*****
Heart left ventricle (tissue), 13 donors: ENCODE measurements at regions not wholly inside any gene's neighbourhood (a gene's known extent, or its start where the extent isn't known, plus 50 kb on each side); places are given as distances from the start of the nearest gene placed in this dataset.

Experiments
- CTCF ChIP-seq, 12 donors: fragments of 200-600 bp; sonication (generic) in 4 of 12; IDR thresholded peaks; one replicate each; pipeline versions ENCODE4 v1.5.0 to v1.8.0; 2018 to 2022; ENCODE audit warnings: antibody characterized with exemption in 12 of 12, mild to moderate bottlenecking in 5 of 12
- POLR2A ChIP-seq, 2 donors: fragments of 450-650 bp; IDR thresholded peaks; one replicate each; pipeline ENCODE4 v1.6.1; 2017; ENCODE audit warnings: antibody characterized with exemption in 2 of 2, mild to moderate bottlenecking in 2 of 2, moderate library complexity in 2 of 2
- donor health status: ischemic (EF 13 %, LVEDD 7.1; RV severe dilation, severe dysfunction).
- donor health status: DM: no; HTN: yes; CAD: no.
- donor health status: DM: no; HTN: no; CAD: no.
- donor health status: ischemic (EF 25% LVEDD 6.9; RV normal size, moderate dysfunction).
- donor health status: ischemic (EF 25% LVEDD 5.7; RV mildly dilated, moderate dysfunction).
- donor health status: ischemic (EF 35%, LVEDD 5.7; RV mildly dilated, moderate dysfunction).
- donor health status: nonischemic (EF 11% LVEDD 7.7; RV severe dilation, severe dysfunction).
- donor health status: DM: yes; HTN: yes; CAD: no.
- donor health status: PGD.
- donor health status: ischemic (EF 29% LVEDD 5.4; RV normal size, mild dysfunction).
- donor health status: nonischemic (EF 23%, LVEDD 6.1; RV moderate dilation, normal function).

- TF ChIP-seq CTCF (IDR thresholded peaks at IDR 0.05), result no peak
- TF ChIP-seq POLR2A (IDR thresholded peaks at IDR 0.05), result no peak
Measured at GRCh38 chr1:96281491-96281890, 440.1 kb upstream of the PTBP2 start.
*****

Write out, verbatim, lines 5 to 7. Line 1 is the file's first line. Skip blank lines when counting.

- donor health status: ischemic (EF 13 %, LVEDD 7.1; RV severe dilation, severe dysfunction).
- donor health status: DM: no; HTN: yes; CAD: no.
- donor health status: DM: no; HTN: no; CAD: no.